Tuesday, February 10, 2015

WE ARE INFINITE STORIES & CONTEST: AND THE WINNER IS....



AND THE WINNER
of the WE ARE INFINITE
Contest 
(as chosen by a random number generator from a list of all the entries, reblogs, retweets, and other shares)
is...

VINVALEN!
∞ 

CONGRATULATIONS!
You just won...


∞  $25 Amazon gift card 
∞  Ebook Copy of Meet Me at the Gates


PLEASE GET IN TOUCH WITH ME AT:
kelly.Wyre@gmail.com
to claim your prizes!

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Thank you so much to everyone who participated. It's been an amazing couple of months. I'm honored by the stories you've shared with me, and it's my privilege to post and keep them in the WE ARE INFINITE - 


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And as the contest has come to a close, I'd like to leave you with a story that I think encompasses the idea behind We Are Infinite... with some humor, philosophy, and hope for spice.

The following is called "The Egg" and it's by Andy Weir. The story has been translated into numerous languages, and it can be found HERE.

I hope you enjoy.

May you always walk in love.

Many thanks,
Kelly

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You were on your way home when you died.
It was a car accident. Nothing particularly remarkable, but fatal nonetheless. You left behind a wife and two children. It was a painless death. The EMTs tried their best to save you, but to no avail. Your body was so utterly shattered you were better off, trust me.
And that’s when you met me.
“What… what happened?” You asked. “Where am I?”
“You died,” I said, matter-of-factly. No point in mincing words.
“There was a… a truck and it was skidding…”
“Yup,” I said.
“I… I died?”
“Yup. But don’t feel bad about it. Everyone dies,” I said.
You looked around. There was nothingness. Just you and me. “What is this place?” You asked. “Is this the afterlife?”
“More or less,” I said.
“Are you god?” You asked.
“Yup,” I replied. “I’m God.”
“My kids… my wife,” you said.
“What about them?”
“Will they be all right?”
“That’s what I like to see,” I said. “You just died and your main concern is for your family. That’s good stuff right there.”
You looked at me with fascination. To you, I didn’t look like God. I just looked like some man. Or possibly a woman. Some vague authority figure, maybe. More of a grammar school teacher than the almighty.
“Don’t worry,” I said. “They’ll be fine. Your kids will remember you as perfect in every way. They didn’t have time to grow contempt for you. Your wife will cry on the outside, but will be secretly relieved. To be fair, your marriage was falling apart. If it’s any consolation, she’ll feel very guilty for feeling relieved.”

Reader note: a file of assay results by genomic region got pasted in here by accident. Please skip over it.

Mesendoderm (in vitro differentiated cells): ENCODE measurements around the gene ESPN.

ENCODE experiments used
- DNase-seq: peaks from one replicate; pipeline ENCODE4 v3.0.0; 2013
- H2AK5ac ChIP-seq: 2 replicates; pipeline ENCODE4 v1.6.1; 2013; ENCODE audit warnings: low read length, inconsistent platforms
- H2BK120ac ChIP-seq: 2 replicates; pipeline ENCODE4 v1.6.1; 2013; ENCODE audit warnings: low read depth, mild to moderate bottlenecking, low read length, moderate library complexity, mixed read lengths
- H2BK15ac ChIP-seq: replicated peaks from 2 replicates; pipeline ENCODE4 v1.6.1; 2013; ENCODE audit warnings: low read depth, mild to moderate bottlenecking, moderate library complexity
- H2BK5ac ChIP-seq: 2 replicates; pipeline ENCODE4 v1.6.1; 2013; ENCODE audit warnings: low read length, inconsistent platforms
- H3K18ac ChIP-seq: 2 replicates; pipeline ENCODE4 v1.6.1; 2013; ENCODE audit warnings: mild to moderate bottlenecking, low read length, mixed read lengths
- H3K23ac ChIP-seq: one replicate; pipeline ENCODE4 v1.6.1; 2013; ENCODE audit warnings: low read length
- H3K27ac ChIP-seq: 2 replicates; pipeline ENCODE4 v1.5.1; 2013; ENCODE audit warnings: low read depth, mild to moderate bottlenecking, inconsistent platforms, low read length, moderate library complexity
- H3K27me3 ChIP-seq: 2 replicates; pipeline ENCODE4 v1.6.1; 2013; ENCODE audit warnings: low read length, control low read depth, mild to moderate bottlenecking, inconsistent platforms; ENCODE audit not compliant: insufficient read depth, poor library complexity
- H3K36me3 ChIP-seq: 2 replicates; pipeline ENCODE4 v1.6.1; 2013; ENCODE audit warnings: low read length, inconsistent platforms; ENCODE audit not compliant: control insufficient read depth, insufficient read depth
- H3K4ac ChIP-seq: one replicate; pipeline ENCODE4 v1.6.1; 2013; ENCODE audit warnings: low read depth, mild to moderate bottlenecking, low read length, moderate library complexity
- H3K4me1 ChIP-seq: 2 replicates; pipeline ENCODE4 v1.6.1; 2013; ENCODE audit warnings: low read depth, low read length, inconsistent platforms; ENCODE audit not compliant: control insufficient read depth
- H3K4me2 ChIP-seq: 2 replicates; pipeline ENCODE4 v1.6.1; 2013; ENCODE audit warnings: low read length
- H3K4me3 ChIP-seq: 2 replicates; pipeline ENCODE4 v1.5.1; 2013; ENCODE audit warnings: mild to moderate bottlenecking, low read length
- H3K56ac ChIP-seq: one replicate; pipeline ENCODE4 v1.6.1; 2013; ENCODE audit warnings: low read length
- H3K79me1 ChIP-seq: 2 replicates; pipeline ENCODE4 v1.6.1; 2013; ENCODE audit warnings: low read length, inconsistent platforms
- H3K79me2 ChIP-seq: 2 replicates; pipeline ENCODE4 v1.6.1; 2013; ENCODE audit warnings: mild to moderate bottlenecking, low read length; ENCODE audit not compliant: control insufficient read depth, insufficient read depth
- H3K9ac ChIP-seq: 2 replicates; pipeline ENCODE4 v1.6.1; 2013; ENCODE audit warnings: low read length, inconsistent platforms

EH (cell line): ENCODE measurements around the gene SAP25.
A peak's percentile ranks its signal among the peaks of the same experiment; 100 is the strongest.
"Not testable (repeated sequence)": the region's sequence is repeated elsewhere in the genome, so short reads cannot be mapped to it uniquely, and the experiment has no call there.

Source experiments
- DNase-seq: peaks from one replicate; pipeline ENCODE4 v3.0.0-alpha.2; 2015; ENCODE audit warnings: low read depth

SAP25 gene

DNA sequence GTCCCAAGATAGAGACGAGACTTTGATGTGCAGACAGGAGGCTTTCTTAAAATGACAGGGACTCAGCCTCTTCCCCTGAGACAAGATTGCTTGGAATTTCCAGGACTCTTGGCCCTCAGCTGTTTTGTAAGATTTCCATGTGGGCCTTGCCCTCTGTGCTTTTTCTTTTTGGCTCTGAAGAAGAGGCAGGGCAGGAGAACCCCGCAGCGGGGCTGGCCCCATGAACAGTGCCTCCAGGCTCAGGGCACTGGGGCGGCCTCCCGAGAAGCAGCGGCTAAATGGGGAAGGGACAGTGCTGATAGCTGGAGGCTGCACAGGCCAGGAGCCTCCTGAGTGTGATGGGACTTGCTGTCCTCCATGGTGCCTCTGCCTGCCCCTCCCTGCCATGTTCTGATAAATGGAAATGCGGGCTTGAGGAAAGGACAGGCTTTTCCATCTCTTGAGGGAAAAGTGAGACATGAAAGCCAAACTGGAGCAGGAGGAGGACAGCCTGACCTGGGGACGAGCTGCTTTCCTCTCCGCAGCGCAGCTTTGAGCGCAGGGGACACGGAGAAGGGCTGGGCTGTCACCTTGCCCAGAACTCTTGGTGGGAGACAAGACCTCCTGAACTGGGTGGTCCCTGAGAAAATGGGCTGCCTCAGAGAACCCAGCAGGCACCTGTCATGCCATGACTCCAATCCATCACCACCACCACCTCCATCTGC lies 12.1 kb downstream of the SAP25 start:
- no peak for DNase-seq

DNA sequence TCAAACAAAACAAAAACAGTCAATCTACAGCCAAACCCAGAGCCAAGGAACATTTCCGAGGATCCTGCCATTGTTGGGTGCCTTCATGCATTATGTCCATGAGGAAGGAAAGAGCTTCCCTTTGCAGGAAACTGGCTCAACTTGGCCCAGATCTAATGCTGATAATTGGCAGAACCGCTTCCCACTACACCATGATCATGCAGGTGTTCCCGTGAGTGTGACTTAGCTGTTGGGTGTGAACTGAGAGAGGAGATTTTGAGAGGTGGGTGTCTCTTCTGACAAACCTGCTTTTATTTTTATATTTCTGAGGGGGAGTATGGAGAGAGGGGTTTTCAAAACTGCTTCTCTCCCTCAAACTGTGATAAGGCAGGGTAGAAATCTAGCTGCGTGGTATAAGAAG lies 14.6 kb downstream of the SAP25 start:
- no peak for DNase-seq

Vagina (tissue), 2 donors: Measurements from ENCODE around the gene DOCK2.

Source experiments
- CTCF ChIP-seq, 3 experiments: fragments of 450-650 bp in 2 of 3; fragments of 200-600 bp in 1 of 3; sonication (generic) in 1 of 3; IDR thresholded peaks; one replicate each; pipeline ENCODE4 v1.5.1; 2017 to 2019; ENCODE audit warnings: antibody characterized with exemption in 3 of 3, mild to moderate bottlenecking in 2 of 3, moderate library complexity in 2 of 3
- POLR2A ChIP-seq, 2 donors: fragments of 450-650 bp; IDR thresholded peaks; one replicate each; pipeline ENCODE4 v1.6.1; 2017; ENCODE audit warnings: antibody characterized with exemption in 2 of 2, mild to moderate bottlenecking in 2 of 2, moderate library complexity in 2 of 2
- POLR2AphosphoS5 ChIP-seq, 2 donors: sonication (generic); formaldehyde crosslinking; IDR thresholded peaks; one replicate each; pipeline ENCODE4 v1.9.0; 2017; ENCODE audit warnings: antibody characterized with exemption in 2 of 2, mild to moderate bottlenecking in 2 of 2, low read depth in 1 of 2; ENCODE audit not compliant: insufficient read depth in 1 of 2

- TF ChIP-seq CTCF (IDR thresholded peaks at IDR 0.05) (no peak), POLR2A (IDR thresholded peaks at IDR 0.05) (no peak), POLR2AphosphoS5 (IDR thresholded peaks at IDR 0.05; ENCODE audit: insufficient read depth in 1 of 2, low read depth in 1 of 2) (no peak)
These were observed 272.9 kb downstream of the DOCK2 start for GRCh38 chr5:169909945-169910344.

“Oh,” you said. “So what happens now? Do I go to heaven or hell or something?”
“Neither,” I said. “You’ll be reincarnated.”
“Ah,” you said. “So the Hindus were right,”
“All religions are right in their own way,” I said. “Walk with me.”
You followed along as we strode through the void. “Where are we going?”
“Nowhere in particular,” I said. “It’s just nice to walk while we talk.”
“So what’s the point, then?” You asked. “When I get reborn, I’ll just be a blank slate, right? A baby. So all my experiences and everything I did in this life won’t matter.”
“Not so!” I said. “You have within you all the knowledge and experiences of all your past lives. You just don’t remember them right now.”
I stopped walking and took you by the shoulders. “Your soul is more magnificent, beautiful, and gigantic than you can possibly imagine. A human mind can only contain a tiny fraction of what you are. It’s like sticking your finger in a glass of water to see if it’s hot or cold. You put a tiny part of yourself into the vessel, and when you bring it back out, you’ve gained all the experiences it had.
“You’ve been in a human for the last 48 years, so you haven’t stretched out yet and felt the rest of your immense consciousness. If we hung out here for long enough, you’d start remembering everything. But there’s no point to doing that between each life.”
“How many times have I been reincarnated, then?”
“Oh lots. Lots and lots. An in to lots of different lives.” I said. “This time around, you’ll be a Chinese peasant girl in 540 AD.”
“Wait, what?” You stammered. “You’re sending me back in time?”